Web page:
‘More could have been done’ to protect savers at launch of pension freedoms

“More could have been done” to protect people from the risks introduced by pension freedoms when they were launched in 2015, Financial Conduct Authority (FCA) chair, Charles Randell, has said.

Speaking at the Centre for Commercial Law Studies at Queen Mary University of London, Randell spoke about the importance of partnerships between the FCA, the government and other regulators.

While Randell stated that he had seen some “very effective” partnerships between the FCA and the government, he noted that he had seen examples where the FCA partnering with the government and others “wasn’t as strong as it needed to be”.

Pointing to the example of pension freedoms, Randell said that the speed with which the policy was introduced gave rise to a “very big” execution challenge for trustees, The Pensions Regulator (TPR), the FCA and the Money and Pensions Service (Maps).

“The policies and procedures necessary to mitigate the potential harm to consumers from the pension freedoms were still being retrofitted six years later,” Randell noted.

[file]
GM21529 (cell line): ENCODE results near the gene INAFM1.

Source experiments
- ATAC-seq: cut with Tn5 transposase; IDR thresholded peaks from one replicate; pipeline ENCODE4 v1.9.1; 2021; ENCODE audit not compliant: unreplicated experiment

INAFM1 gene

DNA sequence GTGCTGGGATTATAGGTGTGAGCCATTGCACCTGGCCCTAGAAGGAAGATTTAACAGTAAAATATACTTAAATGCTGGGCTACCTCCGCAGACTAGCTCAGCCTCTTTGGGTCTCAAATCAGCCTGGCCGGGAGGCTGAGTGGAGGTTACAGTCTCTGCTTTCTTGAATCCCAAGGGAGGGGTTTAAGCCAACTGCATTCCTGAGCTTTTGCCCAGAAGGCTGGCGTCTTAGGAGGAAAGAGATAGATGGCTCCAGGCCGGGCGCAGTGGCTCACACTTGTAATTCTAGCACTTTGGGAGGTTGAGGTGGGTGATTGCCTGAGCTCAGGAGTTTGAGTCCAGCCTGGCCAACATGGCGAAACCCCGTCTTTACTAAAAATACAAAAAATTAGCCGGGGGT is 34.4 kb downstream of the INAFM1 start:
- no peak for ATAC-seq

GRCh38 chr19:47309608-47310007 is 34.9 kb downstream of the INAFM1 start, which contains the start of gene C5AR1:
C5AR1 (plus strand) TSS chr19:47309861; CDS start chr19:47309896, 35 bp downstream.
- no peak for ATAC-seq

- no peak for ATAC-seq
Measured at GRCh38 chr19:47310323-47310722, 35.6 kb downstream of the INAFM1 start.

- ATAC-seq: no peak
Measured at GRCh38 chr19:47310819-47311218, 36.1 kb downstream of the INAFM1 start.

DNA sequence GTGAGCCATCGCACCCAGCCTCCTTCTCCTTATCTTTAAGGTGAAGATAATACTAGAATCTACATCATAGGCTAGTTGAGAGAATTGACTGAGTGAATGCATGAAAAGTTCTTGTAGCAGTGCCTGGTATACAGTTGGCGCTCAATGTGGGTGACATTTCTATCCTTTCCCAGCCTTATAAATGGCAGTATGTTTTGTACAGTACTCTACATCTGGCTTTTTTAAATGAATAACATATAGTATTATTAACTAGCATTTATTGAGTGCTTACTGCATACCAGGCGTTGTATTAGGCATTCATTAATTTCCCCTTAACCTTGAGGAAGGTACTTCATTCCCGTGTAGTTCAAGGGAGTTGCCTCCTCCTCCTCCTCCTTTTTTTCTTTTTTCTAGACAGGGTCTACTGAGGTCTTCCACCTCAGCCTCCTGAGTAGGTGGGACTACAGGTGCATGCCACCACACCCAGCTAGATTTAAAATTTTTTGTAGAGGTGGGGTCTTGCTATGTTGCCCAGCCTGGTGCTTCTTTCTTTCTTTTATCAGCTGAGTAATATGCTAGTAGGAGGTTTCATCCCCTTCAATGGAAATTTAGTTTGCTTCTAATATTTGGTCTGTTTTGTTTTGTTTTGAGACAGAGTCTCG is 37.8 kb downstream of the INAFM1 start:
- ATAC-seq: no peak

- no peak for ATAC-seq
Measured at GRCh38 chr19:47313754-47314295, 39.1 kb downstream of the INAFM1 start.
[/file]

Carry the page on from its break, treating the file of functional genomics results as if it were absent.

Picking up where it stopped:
“With hindsight, more could have been done to protect people from risks introduced by the pension freedoms policy, particularly if more time had been given to prepare.

“It’s clear from the steps taken since 2015 that the policy itself and the broader system to implement it were found wanting.”

The lesson from cases such as pension freedoms, according to Randell, was that addressing many issues in financial regulation requires not just more effective regulators, but also more collaborative action across policymakers to deliver the ‘right’ outcomes in the real world.

“Policies that are based on real human behaviour,” he said. “And policies that are only introduced when the system is ready to put them into practice.”

Randell added that the FCA has been strengthening its partnerships with other regulators and public bodies, including the Financial Ombudsman Service, the Financial Services Compensation Scheme, Maps, TPR, and other digital regulators through the Digital Regulators Cooperation Forum.

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